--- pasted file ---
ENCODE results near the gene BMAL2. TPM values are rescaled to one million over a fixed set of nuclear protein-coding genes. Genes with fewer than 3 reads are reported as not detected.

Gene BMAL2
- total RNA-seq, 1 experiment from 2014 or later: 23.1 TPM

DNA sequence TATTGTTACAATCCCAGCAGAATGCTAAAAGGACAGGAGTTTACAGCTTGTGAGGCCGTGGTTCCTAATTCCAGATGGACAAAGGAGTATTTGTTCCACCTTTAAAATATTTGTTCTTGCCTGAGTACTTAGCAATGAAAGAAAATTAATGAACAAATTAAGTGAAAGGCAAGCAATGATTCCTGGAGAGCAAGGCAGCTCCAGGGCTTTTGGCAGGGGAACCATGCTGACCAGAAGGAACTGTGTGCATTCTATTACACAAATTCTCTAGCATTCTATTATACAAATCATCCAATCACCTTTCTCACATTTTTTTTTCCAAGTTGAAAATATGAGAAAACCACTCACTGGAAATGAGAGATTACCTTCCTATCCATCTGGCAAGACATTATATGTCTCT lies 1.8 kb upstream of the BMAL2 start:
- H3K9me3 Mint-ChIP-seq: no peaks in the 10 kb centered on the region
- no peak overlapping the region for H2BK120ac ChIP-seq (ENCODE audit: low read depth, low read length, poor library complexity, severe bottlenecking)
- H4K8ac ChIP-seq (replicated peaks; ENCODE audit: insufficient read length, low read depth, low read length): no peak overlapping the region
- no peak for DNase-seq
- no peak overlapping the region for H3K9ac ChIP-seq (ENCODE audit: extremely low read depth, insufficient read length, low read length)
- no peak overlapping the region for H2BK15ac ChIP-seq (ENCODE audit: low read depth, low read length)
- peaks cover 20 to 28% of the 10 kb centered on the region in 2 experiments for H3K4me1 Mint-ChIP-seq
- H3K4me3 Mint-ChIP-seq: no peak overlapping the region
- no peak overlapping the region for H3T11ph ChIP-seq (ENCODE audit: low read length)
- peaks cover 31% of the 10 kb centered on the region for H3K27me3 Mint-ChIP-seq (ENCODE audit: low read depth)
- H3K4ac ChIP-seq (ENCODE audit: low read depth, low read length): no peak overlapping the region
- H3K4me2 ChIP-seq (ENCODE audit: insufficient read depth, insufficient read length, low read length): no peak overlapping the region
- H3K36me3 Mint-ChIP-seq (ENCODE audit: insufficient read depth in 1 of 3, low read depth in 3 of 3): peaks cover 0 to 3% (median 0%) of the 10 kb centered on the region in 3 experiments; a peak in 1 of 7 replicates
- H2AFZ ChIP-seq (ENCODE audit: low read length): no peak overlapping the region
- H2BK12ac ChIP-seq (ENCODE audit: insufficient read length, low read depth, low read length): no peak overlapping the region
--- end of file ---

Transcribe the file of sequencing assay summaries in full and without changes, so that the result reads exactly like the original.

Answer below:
ENCODE results near the gene BMAL2. TPM values are rescaled to one million over a fixed set of nuclear protein-coding genes. Genes with fewer than 3 reads are reported as not detected.

Gene BMAL2
- total RNA-seq, 1 experiment from 2014 or later: 23.1 TPM

DNA sequence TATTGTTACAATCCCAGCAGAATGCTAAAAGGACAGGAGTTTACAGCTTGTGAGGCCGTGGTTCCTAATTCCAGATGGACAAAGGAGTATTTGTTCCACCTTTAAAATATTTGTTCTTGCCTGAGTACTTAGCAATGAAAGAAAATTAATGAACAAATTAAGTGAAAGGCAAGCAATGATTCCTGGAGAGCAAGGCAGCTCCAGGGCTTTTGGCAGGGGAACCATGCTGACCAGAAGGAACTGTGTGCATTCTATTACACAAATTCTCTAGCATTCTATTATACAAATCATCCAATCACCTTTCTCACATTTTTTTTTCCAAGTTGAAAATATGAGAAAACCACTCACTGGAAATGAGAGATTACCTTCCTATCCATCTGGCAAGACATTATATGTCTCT lies 1.8 kb upstream of the BMAL2 start:
- H3K9me3 Mint-ChIP-seq: no peaks in the 10 kb centered on the region
- no peak overlapping the region for H2BK120ac ChIP-seq (ENCODE audit: low read depth, low read length, poor library complexity, severe bottlenecking)
- H4K8ac ChIP-seq (replicated peaks; ENCODE audit: insufficient read length, low read depth, low read length): no peak overlapping the region
- no peak for DNase-seq
- no peak overlapping the region for H3K9ac ChIP-seq (ENCODE audit: extremely low read depth, insufficient read length, low read length)
- no peak overlapping the region for H2BK15ac ChIP-seq (ENCODE audit: low read depth, low read length)
- peaks cover 20 to 28% of the 10 kb centered on the region in 2 experiments for H3K4me1 Mint-ChIP-seq
- H3K4me3 Mint-ChIP-seq: no peak overlapping the region
- no peak overlapping the region for H3T11ph ChIP-seq (ENCODE audit: low read length)
- peaks cover 31% of the 10 kb centered on the region for H3K27me3 Mint-ChIP-seq (ENCODE audit: low read depth)
- H3K4ac ChIP-seq (ENCODE audit: low read depth, low read length): no peak overlapping the region
- H3K4me2 ChIP-seq (ENCODE audit: insufficient read depth, insufficient read length, low read length): no peak overlapping the region
- H3K36me3 Mint-ChIP-seq (ENCODE audit: insufficient read depth in 1 of 3, low read depth in 3 of 3): peaks cover 0 to 3% (median 0%) of the 10 kb centered on the region in 3 experiments; a peak in 1 of 7 replicates
- H2AFZ ChIP-seq (ENCODE audit: low read length): no peak overlapping the region
- H2BK12ac ChIP-seq (ENCODE audit: insufficient read length, low read depth, low read length): no peak overlapping the region